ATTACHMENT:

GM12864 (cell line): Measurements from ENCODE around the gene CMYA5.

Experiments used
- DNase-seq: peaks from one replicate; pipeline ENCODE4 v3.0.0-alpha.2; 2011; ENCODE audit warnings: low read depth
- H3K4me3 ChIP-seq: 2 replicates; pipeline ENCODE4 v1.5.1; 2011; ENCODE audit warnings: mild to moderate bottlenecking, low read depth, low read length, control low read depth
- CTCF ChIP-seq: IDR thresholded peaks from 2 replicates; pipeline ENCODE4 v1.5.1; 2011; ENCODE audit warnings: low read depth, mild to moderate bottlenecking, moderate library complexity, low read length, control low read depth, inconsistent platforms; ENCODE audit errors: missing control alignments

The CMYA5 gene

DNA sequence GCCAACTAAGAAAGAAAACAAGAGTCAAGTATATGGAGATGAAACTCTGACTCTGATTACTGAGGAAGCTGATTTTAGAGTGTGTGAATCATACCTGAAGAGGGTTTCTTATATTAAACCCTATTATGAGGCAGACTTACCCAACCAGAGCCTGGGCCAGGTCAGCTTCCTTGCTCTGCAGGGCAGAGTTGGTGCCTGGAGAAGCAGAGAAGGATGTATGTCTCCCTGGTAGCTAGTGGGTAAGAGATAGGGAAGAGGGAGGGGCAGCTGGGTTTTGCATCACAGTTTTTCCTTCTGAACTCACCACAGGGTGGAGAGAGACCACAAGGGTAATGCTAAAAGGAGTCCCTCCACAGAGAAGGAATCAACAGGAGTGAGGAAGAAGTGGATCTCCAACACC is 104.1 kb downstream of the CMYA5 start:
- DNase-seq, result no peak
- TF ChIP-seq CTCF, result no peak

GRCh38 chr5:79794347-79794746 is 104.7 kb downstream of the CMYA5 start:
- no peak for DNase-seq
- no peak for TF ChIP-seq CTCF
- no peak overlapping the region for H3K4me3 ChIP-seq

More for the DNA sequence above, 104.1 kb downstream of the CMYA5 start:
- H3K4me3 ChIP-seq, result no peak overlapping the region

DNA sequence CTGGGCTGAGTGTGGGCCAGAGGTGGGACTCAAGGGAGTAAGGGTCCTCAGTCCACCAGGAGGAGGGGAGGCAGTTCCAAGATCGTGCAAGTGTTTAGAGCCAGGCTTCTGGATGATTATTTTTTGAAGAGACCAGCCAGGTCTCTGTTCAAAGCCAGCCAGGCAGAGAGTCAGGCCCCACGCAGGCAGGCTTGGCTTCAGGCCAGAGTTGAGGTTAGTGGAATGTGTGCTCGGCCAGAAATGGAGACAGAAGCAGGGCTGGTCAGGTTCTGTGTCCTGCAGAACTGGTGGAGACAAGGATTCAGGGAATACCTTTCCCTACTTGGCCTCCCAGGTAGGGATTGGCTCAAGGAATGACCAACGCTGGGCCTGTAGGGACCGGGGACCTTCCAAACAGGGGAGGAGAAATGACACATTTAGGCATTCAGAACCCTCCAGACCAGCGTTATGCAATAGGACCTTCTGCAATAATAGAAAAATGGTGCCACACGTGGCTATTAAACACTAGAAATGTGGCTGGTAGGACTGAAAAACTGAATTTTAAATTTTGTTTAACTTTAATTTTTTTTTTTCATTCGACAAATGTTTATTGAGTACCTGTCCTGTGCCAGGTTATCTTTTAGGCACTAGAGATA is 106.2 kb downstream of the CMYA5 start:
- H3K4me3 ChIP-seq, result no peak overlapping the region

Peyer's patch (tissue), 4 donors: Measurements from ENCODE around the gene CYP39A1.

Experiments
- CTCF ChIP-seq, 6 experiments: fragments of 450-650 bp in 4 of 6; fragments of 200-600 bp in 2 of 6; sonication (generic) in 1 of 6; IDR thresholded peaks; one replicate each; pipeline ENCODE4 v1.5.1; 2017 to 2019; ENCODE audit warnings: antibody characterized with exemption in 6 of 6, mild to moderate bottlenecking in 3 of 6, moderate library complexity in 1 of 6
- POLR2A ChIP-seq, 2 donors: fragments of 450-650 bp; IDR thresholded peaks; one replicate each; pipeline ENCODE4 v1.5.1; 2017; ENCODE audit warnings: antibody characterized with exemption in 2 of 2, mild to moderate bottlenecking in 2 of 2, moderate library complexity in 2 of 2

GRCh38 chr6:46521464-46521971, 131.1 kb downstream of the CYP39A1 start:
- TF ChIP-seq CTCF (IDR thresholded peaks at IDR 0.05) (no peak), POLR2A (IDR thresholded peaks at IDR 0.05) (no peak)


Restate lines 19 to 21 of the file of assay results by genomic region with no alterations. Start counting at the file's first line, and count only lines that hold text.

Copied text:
Experiments
- CTCF ChIP-seq, 6 experiments: fragments of 450-650 bp in 4 of 6; fragments of 200-600 bp in 2 of 6; sonication (generic) in 1 of 6; IDR thresholded peaks; one replicate each; pipeline ENCODE4 v1.5.1; 2017 to 2019; ENCODE audit warnings: antibody characterized with exemption in 6 of 6, mild to moderate bottlenecking in 3 of 6, moderate library complexity in 1 of 6
- POLR2A ChIP-seq, 2 donors: fragments of 450-650 bp; IDR thresholded peaks; one replicate each; pipeline ENCODE4 v1.5.1; 2017; ENCODE audit warnings: antibody characterized with exemption in 2 of 2, mild to moderate bottlenecking in 2 of 2, moderate library complexity in 2 of 2